Greenbudgeting: essential for sustainable economic growth

17 Jan 2000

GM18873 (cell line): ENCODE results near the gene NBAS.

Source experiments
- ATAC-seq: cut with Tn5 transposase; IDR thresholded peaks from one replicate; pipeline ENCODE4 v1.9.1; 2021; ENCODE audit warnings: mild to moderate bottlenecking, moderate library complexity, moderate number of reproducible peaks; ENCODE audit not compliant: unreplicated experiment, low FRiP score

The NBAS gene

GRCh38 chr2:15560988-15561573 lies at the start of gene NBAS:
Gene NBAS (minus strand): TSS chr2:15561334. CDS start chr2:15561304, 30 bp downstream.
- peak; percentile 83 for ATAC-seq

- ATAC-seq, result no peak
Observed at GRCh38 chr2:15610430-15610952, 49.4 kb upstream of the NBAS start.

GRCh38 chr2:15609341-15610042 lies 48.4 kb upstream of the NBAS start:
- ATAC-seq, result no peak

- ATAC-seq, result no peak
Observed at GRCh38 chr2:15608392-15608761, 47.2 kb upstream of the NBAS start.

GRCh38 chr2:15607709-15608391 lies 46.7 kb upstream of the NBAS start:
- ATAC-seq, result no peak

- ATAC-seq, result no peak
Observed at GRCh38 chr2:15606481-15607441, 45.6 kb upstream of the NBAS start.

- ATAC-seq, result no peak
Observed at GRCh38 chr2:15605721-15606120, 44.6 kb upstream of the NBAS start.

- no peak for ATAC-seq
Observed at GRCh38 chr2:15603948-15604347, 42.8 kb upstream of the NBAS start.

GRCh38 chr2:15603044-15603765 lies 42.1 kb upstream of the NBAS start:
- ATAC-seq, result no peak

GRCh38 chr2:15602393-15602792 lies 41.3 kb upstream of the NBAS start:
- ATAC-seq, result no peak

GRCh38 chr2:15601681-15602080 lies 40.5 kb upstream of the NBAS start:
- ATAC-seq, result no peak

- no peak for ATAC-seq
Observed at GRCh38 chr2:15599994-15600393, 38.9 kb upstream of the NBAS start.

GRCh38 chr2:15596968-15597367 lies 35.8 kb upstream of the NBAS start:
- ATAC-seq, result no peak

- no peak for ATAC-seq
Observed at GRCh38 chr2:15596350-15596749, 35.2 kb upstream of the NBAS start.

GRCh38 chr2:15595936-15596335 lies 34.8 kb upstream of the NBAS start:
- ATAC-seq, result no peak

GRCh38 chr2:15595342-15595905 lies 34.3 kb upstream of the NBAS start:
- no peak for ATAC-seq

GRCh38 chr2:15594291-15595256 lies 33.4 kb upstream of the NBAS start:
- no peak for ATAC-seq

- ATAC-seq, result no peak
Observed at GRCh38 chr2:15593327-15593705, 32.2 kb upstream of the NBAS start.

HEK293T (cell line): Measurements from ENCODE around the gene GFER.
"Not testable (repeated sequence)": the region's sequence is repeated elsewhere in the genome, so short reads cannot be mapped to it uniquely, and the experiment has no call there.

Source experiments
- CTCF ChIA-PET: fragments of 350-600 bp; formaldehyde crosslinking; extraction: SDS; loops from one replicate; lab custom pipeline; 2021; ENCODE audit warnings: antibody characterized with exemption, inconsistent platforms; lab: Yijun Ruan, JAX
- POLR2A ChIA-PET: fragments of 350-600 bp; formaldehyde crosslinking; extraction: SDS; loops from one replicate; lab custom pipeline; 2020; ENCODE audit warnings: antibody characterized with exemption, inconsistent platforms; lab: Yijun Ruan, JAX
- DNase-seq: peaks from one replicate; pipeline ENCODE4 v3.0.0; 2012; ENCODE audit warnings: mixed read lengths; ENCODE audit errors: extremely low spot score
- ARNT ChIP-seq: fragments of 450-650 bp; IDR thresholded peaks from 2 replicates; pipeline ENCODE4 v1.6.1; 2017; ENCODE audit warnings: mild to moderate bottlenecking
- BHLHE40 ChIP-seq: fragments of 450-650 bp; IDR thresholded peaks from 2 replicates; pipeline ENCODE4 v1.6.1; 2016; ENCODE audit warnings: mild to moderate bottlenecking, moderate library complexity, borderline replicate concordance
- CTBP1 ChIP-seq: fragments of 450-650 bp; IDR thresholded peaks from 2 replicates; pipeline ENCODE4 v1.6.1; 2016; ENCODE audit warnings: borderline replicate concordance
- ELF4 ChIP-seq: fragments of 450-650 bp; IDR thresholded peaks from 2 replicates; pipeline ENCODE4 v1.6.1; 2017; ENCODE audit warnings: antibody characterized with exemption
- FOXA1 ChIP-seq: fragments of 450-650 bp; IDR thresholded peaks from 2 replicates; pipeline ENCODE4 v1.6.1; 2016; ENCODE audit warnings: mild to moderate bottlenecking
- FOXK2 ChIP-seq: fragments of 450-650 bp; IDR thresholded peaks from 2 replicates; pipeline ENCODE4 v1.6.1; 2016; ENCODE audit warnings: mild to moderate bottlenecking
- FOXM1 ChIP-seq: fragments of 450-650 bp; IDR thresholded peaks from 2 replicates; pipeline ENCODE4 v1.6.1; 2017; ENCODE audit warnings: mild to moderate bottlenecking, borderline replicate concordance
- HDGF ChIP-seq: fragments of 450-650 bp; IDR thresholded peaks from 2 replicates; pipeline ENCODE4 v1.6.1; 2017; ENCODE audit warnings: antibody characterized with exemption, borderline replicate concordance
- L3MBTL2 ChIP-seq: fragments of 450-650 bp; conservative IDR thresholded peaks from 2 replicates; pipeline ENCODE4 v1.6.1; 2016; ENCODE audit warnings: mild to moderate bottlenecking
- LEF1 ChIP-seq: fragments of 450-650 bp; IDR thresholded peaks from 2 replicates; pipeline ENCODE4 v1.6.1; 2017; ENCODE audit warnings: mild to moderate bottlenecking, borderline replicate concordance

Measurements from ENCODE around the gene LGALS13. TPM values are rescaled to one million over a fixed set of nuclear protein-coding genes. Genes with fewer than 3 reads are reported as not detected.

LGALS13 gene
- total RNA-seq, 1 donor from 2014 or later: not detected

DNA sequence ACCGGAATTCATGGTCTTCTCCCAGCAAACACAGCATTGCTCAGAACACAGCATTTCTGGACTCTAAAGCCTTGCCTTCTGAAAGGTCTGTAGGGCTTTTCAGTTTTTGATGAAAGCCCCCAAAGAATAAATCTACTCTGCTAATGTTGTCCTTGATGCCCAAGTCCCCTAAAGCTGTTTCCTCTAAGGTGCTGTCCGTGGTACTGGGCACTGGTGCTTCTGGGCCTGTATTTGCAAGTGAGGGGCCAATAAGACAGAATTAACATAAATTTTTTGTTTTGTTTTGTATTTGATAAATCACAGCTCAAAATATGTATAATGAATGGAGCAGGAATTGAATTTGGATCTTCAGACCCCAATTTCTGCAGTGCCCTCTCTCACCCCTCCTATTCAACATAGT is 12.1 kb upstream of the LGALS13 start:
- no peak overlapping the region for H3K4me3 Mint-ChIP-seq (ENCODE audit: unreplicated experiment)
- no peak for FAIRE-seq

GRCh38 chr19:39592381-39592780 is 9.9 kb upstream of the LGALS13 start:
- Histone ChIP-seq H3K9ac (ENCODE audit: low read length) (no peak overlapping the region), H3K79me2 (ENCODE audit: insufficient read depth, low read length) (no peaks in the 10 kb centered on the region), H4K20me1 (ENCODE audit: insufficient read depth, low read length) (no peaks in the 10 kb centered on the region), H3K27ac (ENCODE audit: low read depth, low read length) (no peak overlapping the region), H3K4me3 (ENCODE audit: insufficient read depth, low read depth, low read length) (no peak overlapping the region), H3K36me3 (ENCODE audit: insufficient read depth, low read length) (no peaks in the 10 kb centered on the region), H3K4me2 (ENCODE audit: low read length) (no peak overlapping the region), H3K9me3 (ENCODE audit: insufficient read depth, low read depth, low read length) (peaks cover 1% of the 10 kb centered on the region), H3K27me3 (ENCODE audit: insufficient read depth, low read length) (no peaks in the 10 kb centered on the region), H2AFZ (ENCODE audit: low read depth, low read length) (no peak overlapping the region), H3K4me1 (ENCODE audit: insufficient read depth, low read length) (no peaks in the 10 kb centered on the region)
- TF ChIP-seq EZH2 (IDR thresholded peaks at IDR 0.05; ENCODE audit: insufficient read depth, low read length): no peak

Even though Asia has been afflicted with a serious economic crisis during the end of the 1990s, India has done reasonably well in maintaining a healthy rate of growth. The current phase of economic reforms being implemented by the Government of India has raised expectations that economic growth will be accelerated even further, and investments for key sectors of the economy enhanced in the coming years. The Budget of the Government of India due to be presented by the Finance Minister, Mr Yashwant Sinha on 29 February is, therefore, being awaited with great expectations and hopes that it would spur a higher rate of growth of the Indian economy. There are undoubtedly concerns about the budget deficit, which has been threatening to go out of hand, particularly if we look at the combined deficits of the states and the union government. The situation looks daunting, but can be brought under control with effective fiscal discipline. However, in another area there has been very little focused attention provided by the public at large in the context of the forthcoming Annual Budget. This is the area of greening the Indian economy and ensuring that the fiscal measures and instruments included in the budget actually promote a movement towards sustainable development and protection of the environment, consistent with the objectives of economic development. TERI organized a conference on the subject on 13 January, the output of which has been processed and converted into a brief proposal for the Finance Minister to consider while formulating the Budget. The document is comprehensive and covers the major sectors of the economy including agriculture, industry, and transport. It makes out a case for three types of initiatives being included in the Budget. The first would involve taxing at appropriate levels those activities which lead to pollution, such as manufacture of inefficient automobiles. The second relates to providing incentives for those activities and initiatives that lead to efficient use of natural resources and reduction of pollution. The third set of measures would basically target budgetary allocations for activities such as forestry, where greater government allocations are required to step up activity levels in pursuit of restoring a healthy natural resource base. As economic growth accelerates, the need for streamlining environmental decisions would assume greater importance, and the Annual Budget would be an important means for ensuring proper attention to sustainable economic growth. It is hoped that the Finance Minister would consider TERI?s recommendations within this context.
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